Much about this lockdown has been around staying nimble. In the UK, millions have been doing their daily PE with Joe, in which an increasingly long-haired and tight t-shirted Essex lad jumps around his living room pretending to be a kangaroo. Therapists have lined up to talk about the importance of daily exercise, daily meditation, daily viewing of free opera. All to stop us putrefying on our sofas and keep us nimble for the task ahead.
For while many are busier than they have ever been, it’s when the lockdown ends and money unearned needs to start coming in that the harder work will begin and that fitness and nimbleness will be put to the test.
Enter hotels. This is not an asset class synonymous with ground-breaking trends. Many are the hotels where you could still drop the in-room TV on the head of an intruder to finish them off, as Bruce Willis has done on any number of occasions. Finding a plug near a mirror or next to a bed is the stuff of fantasy. But at least we all have marvellously well-ironed shirts.
Investors aren’t much better. One nimble sector type of this hack’s acquaint this week described a large and meaty hotel investor as like “an aircraft carrier, sitting silent in the middle of the ocean, unable to move”. For those large funds which came into the sector recently with the promise of much wealth and minimal putting mints on pillows, things have got a lot riskier a lot more quickly than they had planned. Much is made by the brands (and, this week, Whitbread) around how many independent hotels were expected to bail out under the pressure. There were many investors new to the market who were looking at operational real estate and thinking it’s just too much hassle to be bothered. They may not sell at the discount that everyone is looking for from independents, but they will be making their exit nonetheless.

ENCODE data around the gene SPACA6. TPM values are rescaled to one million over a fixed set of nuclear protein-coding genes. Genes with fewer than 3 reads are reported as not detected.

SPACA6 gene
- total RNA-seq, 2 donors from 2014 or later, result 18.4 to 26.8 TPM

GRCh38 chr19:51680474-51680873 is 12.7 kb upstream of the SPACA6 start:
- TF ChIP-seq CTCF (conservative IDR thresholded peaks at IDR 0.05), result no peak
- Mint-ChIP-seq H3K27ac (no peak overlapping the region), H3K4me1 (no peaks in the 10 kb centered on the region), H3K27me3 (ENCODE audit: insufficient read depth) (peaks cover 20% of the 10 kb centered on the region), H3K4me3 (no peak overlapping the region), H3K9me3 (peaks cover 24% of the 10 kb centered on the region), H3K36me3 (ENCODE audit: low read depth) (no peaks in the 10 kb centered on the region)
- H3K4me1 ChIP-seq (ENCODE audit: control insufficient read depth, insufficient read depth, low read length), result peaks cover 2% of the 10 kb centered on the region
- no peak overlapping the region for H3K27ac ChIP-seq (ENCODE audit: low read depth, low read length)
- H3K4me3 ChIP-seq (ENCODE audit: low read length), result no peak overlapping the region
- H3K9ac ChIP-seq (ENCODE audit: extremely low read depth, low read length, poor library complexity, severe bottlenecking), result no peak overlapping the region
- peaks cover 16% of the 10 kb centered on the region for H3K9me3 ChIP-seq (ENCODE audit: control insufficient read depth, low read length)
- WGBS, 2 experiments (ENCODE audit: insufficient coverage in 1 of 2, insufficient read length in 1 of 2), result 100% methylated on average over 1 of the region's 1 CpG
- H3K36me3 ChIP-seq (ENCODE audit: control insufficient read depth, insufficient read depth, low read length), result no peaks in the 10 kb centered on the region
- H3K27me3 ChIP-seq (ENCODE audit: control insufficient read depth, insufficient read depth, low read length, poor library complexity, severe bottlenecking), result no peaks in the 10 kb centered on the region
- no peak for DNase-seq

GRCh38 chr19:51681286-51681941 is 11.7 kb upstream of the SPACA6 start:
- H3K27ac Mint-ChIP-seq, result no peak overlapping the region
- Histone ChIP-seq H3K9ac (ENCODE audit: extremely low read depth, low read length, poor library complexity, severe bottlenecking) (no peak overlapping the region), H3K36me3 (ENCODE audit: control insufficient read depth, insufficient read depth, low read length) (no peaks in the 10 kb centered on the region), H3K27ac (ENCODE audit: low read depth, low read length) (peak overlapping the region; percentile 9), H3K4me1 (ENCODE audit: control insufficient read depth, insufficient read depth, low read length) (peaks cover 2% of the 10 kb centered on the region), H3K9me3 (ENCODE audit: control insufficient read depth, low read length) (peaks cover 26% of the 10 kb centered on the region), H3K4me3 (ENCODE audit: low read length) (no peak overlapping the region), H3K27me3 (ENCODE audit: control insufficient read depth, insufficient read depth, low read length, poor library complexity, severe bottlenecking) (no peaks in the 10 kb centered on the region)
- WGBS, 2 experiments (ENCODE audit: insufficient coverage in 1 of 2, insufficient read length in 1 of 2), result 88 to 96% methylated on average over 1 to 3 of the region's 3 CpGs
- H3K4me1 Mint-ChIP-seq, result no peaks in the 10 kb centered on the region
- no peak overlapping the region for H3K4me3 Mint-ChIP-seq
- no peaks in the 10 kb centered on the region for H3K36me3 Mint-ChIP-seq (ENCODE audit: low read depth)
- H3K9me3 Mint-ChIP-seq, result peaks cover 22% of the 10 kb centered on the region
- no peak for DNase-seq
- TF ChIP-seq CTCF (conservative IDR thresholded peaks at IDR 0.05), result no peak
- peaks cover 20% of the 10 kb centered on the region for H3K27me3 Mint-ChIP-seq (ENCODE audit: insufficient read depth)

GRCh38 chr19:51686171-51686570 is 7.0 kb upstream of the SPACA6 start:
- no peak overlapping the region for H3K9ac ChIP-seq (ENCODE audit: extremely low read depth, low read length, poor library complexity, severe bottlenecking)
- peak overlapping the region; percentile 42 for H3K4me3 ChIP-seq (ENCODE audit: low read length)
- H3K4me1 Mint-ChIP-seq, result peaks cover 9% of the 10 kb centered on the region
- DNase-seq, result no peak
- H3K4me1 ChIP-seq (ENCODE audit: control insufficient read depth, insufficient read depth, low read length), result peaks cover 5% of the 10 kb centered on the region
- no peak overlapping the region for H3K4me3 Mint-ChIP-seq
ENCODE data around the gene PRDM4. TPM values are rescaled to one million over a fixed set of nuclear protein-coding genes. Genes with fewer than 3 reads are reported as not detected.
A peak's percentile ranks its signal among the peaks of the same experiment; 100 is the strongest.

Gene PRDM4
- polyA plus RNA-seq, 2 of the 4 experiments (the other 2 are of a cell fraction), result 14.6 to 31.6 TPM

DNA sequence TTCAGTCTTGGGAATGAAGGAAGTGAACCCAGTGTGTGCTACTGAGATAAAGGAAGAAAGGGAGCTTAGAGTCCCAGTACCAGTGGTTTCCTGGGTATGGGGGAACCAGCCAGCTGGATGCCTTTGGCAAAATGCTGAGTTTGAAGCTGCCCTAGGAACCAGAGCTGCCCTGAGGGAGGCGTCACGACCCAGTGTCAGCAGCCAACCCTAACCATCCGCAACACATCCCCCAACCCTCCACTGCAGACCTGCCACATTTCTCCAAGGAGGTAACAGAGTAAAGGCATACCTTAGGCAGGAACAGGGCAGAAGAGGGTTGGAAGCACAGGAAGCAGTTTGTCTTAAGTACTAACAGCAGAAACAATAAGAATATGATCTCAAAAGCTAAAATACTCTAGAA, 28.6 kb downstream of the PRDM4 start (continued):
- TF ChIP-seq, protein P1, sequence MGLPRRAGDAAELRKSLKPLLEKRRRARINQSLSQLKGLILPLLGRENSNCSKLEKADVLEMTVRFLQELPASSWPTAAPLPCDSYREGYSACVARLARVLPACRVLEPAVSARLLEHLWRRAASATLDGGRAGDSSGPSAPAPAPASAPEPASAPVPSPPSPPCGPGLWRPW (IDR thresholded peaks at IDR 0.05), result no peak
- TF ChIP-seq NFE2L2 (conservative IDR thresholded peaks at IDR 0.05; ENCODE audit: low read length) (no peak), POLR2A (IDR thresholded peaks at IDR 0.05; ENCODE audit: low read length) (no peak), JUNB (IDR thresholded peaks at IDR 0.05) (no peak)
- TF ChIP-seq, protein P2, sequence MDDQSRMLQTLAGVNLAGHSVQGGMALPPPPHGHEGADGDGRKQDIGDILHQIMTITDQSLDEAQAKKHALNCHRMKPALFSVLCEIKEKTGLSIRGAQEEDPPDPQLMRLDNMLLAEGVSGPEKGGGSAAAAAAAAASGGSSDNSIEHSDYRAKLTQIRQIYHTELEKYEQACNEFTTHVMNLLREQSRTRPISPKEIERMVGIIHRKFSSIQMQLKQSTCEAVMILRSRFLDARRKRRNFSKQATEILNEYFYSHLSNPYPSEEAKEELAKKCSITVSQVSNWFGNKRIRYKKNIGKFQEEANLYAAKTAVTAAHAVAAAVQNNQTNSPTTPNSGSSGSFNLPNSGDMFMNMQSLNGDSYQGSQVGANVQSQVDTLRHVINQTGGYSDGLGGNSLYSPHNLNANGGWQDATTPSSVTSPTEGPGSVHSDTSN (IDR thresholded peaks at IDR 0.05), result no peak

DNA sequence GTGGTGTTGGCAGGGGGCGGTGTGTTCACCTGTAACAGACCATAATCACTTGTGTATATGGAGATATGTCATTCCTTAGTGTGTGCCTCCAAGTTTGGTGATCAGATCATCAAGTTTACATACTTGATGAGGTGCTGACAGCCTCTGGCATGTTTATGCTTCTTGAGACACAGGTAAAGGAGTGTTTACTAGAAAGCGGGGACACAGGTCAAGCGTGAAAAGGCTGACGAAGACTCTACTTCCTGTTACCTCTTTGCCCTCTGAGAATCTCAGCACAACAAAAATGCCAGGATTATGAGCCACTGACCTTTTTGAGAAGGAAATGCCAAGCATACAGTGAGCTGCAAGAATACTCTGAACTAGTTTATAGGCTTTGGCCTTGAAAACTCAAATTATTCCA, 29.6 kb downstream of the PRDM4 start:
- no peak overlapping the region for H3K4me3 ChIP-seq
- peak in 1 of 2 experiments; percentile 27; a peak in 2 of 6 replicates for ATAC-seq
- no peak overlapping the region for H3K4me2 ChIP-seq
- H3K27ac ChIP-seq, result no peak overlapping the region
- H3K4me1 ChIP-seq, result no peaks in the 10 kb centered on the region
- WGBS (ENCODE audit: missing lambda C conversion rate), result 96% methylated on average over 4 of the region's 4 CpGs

Nimbleness is in demand. One of the first trends seen since the lockdown was owners asking how they could change the use of their hotels into something which couldn’t be closed down so easily, something like extended stay. At this week’s In Sync we heard about how investors really can’t get enough of models such as serviced apartments - Brookfield’s Laura Brinkmann called for anyone who had some up their sleeve to please give her a call.
It didn’t end there. IHG’s Keith Barr said that the company’s hotels would have to swivel to meet the changes in demand: those who looked to the corporate market would have to try and attract the leisure guest which will dominate the recovery.
There was a time when the hotel sector introduced the world to the wonder of electricity, the marvel of room service, the novelty of the ice machine. STR’s Robin Rossmann said that, despite falling occupancies, the hotels themselves “don’t go away”. They don’t, but those who aren’t fleet of foot do.